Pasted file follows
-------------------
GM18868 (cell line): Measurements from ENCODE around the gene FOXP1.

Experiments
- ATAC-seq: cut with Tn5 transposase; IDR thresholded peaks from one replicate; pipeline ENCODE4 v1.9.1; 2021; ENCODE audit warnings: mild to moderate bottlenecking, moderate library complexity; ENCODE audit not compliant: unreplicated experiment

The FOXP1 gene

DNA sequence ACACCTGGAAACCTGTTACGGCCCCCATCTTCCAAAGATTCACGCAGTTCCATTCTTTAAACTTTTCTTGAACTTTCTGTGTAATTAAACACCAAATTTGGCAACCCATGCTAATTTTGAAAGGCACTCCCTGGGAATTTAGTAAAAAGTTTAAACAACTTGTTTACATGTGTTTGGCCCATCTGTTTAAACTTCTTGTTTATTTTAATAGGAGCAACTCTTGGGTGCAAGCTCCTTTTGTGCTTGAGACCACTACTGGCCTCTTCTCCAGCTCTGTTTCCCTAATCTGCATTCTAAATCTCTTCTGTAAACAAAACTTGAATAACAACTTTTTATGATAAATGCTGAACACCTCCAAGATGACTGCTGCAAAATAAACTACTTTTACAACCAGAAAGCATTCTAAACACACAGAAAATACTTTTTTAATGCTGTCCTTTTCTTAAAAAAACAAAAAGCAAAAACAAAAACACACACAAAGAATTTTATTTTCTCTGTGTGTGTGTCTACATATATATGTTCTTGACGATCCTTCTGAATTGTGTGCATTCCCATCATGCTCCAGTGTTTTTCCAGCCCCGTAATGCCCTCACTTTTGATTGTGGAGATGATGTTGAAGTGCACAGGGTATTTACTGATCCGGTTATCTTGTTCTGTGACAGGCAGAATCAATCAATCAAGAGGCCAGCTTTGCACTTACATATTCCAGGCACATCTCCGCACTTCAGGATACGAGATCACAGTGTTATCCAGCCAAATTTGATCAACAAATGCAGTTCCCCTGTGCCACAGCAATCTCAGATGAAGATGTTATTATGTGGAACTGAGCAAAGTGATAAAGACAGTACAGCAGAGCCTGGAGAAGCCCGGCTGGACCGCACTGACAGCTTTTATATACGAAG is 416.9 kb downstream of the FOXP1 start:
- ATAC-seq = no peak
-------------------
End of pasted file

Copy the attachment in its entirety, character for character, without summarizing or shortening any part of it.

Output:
GM18868 (cell line): Measurements from ENCODE around the gene FOXP1.

Experiments
- ATAC-seq: cut with Tn5 transposase; IDR thresholded peaks from one replicate; pipeline ENCODE4 v1.9.1; 2021; ENCODE audit warnings: mild to moderate bottlenecking, moderate library complexity; ENCODE audit not compliant: unreplicated experiment

The FOXP1 gene

DNA sequence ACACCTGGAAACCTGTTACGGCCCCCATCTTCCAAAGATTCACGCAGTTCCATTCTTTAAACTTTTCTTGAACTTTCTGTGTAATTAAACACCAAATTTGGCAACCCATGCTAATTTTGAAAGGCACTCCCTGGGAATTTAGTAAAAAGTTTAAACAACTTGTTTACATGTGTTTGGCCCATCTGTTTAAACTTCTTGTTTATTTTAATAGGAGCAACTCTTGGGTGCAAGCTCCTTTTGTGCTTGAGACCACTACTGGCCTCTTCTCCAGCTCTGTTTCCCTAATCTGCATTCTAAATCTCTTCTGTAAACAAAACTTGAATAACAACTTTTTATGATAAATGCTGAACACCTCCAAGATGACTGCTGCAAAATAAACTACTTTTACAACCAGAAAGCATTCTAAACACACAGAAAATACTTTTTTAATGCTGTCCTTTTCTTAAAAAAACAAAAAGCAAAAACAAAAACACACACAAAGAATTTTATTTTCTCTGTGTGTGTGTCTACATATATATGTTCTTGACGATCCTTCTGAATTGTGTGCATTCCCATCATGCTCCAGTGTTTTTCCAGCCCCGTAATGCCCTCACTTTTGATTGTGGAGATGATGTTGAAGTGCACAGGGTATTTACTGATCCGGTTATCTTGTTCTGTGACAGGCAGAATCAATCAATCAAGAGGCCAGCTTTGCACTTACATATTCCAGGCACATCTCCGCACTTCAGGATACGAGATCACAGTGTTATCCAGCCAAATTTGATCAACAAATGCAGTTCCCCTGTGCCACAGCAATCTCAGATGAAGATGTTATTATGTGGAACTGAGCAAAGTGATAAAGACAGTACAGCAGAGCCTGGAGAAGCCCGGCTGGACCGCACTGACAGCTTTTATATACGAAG is 416.9 kb downstream of the FOXP1 start:
- ATAC-seq = no peak